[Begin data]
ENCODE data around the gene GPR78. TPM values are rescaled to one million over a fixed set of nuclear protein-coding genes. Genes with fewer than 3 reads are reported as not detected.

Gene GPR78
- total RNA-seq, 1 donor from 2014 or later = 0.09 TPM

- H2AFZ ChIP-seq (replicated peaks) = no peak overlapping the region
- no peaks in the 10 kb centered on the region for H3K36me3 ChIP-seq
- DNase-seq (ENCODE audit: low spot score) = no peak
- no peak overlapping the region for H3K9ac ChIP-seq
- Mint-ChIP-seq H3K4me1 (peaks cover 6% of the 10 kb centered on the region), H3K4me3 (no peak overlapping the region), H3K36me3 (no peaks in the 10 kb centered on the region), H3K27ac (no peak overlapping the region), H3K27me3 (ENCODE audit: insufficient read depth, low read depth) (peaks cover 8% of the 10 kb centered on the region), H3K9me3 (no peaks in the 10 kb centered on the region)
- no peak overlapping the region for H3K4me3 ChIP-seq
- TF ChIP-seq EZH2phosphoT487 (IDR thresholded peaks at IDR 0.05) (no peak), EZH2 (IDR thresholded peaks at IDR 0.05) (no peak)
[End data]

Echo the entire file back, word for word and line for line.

ENCODE data around the gene GPR78. TPM values are rescaled to one million over a fixed set of nuclear protein-coding genes. Genes with fewer than 3 reads are reported as not detected.

Gene GPR78
- total RNA-seq, 1 donor from 2014 or later = 0.09 TPM

- H2AFZ ChIP-seq (replicated peaks) = no peak overlapping the region
- no peaks in the 10 kb centered on the region for H3K36me3 ChIP-seq
- DNase-seq (ENCODE audit: low spot score) = no peak
- no peak overlapping the region for H3K9ac ChIP-seq
- Mint-ChIP-seq H3K4me1 (peaks cover 6% of the 10 kb centered on the region), H3K4me3 (no peak overlapping the region), H3K36me3 (no peaks in the 10 kb centered on the region), H3K27ac (no peak overlapping the region), H3K27me3 (ENCODE audit: insufficient read depth, low read depth) (peaks cover 8% of the 10 kb centered on the region), H3K9me3 (no peaks in the 10 kb centered on the region)
- no peak overlapping the region for H3K4me3 ChIP-seq
- TF ChIP-seq EZH2phosphoT487 (IDR thresholded peaks at IDR 0.05) (no peak), EZH2 (IDR thresholded peaks at IDR 0.05) (no peak)